Is it more cost effective to build or buy a house? That’s an age-old question potential homebuyers have difficulty knowing with certainty. Friends and family members offer their opinions and anecdotal accounts of others who bought or built. But getting down to brass tacks can be something of a challenge. By considering factors that influence price and employing the Douglas Residential Cost Guide, the price of building vs buying a house won’t remain a mystery.
Cost Considerations for Buying a Resale Home
Purchasing an existing home has become a popular choice because upfront costs are set in stone. Real estate professionals typically broker a deal between a seller and buyer. After adding up closing costs and peripheral expenses, homebuyers arrive at a static number. Only later do hidden expenses hit household budgets in too many cases. These are after-purchase expenses buyers would be wise to grapple with before the closing, such as:
- Maintenance and upkeep of older homes
- Replacing and repairing appliances
- Energy efficiency and utility bills
- Renovations and remodeling expenses
More than half of all people who buy rather than build anticipate investing in renovations. That’s primarily because existing dwellings were not necessarily designed to suit their lifestyle, family size, or layout preference.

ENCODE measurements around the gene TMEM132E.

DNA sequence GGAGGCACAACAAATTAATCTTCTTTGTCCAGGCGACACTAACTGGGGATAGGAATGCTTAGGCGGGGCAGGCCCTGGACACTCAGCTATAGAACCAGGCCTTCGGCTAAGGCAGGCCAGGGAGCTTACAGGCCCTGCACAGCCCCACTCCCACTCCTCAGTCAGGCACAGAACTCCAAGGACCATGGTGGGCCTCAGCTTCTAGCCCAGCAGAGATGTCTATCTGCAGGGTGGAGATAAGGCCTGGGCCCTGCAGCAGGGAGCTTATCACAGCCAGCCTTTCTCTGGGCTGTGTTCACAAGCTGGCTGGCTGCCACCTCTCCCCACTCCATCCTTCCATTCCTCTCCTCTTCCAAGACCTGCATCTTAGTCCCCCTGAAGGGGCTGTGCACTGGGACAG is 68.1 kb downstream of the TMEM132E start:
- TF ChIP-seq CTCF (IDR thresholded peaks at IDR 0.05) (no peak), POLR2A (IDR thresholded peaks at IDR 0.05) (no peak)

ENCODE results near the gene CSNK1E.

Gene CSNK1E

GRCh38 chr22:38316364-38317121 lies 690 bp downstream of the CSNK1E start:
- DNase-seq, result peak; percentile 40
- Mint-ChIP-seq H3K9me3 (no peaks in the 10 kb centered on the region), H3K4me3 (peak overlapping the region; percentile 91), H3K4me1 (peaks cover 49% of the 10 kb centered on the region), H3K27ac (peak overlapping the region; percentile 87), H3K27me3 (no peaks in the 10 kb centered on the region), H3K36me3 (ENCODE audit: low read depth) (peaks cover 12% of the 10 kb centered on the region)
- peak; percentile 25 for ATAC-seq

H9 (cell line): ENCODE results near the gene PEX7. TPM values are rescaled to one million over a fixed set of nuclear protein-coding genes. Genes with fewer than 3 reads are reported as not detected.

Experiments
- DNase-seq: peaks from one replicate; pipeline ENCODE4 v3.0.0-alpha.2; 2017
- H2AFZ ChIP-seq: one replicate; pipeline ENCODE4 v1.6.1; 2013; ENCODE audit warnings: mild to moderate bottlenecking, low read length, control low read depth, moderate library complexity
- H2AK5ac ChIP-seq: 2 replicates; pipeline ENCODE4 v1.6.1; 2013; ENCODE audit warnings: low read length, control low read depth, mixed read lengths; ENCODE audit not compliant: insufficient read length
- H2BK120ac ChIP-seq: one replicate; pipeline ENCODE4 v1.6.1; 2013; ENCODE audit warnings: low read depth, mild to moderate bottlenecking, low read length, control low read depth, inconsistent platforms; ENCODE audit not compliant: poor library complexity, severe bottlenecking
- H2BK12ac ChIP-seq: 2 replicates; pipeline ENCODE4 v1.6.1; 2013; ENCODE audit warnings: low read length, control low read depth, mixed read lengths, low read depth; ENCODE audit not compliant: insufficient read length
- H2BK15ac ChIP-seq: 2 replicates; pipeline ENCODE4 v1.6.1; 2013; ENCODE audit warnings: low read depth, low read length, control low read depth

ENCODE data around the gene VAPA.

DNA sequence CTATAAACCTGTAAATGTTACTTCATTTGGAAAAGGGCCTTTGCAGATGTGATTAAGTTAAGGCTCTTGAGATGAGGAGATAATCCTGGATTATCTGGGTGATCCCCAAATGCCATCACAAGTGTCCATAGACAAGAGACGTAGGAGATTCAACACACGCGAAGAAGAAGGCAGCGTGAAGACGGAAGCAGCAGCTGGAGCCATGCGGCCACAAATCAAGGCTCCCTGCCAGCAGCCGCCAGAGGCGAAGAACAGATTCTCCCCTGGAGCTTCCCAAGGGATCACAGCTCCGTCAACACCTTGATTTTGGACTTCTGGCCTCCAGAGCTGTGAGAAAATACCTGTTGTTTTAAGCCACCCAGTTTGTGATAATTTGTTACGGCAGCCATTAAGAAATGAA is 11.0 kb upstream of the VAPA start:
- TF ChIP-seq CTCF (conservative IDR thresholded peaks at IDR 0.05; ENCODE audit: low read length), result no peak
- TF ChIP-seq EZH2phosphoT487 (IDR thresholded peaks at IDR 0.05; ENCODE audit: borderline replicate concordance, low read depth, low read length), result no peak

Cost Considerations for Building a New Home
Building rather than buying a house removes the need to make necessary changes that add to the upfront cost. But securing a construction loan to design and build your dream home requires a greater understanding of today’s building costs. Not knowing how to arrive at an accurate estimate and worrying about overruns typically lead people to shy away from building. However, you can effectively input factors such as the following and get a reliable estimate with the right cost estimation tool:
- Building materials
- Energy efficiency
- Prevailing construction wages
- Application and permit fees
The Douglas Residential Cost Guide is a user-friendly online resource where even non-construction professionals can input the factors affecting building costs. The cost of items such as square footage, open floor plans, and luxury bathrooms can all be calculated. Using the Douglas Cost Guide can help you estimate a new home construction cost before enlisting contractors or discussing a mortgage with a lender.
Building vs Buying a House: Which is Better?
Although people in your orbit may have valuable opinions about the cost of building vs buying a house, there is no right or wrong answer. It’s generally in a buyer’s best interest to consider the real estate inventory in a desired community. Weigh the listing prices and types of homes against your preferred living space. Add up the cost of renovations and expenses that older homes typically require. Then, use the Douglas Residential Cost Guides to estimate the total cost of building your dream home.
Which is better? You can’t know until you’ve conducted thorough due diligence and understand the true cost of building vs buying a house.